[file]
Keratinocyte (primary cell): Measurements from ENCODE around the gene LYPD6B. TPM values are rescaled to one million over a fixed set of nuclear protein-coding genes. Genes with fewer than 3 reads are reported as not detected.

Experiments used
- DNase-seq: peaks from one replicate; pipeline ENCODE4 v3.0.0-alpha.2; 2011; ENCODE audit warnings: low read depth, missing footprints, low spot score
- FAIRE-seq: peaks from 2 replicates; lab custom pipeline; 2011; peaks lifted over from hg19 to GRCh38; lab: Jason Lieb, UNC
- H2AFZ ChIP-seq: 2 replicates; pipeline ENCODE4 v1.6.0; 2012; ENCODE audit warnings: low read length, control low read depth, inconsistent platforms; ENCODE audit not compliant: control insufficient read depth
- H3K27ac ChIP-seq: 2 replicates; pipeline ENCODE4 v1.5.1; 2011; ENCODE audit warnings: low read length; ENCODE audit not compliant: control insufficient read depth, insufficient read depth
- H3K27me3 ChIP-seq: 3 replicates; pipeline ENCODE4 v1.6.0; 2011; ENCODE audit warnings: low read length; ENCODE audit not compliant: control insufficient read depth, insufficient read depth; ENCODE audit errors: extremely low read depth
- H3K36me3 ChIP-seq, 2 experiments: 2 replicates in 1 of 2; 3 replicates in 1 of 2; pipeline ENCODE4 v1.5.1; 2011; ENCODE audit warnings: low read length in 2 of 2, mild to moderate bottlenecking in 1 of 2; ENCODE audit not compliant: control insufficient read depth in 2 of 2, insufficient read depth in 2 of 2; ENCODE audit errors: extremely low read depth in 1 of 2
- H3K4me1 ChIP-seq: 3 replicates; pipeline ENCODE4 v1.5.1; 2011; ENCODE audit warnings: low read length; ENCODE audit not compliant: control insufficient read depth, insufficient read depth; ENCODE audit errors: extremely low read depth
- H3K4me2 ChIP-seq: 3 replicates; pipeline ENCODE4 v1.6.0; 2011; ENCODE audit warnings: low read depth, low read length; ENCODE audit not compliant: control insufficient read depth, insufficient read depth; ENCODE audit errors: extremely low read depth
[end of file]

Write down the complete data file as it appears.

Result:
Keratinocyte (primary cell): Measurements from ENCODE around the gene LYPD6B. TPM values are rescaled to one million over a fixed set of nuclear protein-coding genes. Genes with fewer than 3 reads are reported as not detected.

Experiments used
- DNase-seq: peaks from one replicate; pipeline ENCODE4 v3.0.0-alpha.2; 2011; ENCODE audit warnings: low read depth, missing footprints, low spot score
- FAIRE-seq: peaks from 2 replicates; lab custom pipeline; 2011; peaks lifted over from hg19 to GRCh38; lab: Jason Lieb, UNC
- H2AFZ ChIP-seq: 2 replicates; pipeline ENCODE4 v1.6.0; 2012; ENCODE audit warnings: low read length, control low read depth, inconsistent platforms; ENCODE audit not compliant: control insufficient read depth
- H3K27ac ChIP-seq: 2 replicates; pipeline ENCODE4 v1.5.1; 2011; ENCODE audit warnings: low read length; ENCODE audit not compliant: control insufficient read depth, insufficient read depth
- H3K27me3 ChIP-seq: 3 replicates; pipeline ENCODE4 v1.6.0; 2011; ENCODE audit warnings: low read length; ENCODE audit not compliant: control insufficient read depth, insufficient read depth; ENCODE audit errors: extremely low read depth
- H3K36me3 ChIP-seq, 2 experiments: 2 replicates in 1 of 2; 3 replicates in 1 of 2; pipeline ENCODE4 v1.5.1; 2011; ENCODE audit warnings: low read length in 2 of 2, mild to moderate bottlenecking in 1 of 2; ENCODE audit not compliant: control insufficient read depth in 2 of 2, insufficient read depth in 2 of 2; ENCODE audit errors: extremely low read depth in 1 of 2
- H3K4me1 ChIP-seq: 3 replicates; pipeline ENCODE4 v1.5.1; 2011; ENCODE audit warnings: low read length; ENCODE audit not compliant: control insufficient read depth, insufficient read depth; ENCODE audit errors: extremely low read depth
- H3K4me2 ChIP-seq: 3 replicates; pipeline ENCODE4 v1.6.0; 2011; ENCODE audit warnings: low read depth, low read length; ENCODE audit not compliant: control insufficient read depth, insufficient read depth; ENCODE audit errors: extremely low read depth